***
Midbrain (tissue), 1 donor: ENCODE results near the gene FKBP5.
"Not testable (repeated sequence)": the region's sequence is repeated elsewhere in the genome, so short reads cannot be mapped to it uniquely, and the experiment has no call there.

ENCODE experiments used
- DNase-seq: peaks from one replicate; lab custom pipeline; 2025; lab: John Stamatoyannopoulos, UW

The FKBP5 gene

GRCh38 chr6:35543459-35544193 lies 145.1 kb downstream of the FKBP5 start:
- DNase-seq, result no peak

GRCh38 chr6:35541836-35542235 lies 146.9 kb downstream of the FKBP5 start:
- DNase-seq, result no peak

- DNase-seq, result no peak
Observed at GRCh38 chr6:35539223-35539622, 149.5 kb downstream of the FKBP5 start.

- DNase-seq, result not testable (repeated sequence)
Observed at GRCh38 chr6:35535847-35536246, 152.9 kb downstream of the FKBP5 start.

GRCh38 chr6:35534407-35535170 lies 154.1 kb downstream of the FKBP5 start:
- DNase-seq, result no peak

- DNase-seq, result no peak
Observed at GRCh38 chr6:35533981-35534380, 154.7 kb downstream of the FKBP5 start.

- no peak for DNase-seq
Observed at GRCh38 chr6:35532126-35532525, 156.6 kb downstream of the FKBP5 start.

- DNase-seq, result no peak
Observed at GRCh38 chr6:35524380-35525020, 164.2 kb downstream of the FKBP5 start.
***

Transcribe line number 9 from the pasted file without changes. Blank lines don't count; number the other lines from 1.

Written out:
- DNase-seq, result no peak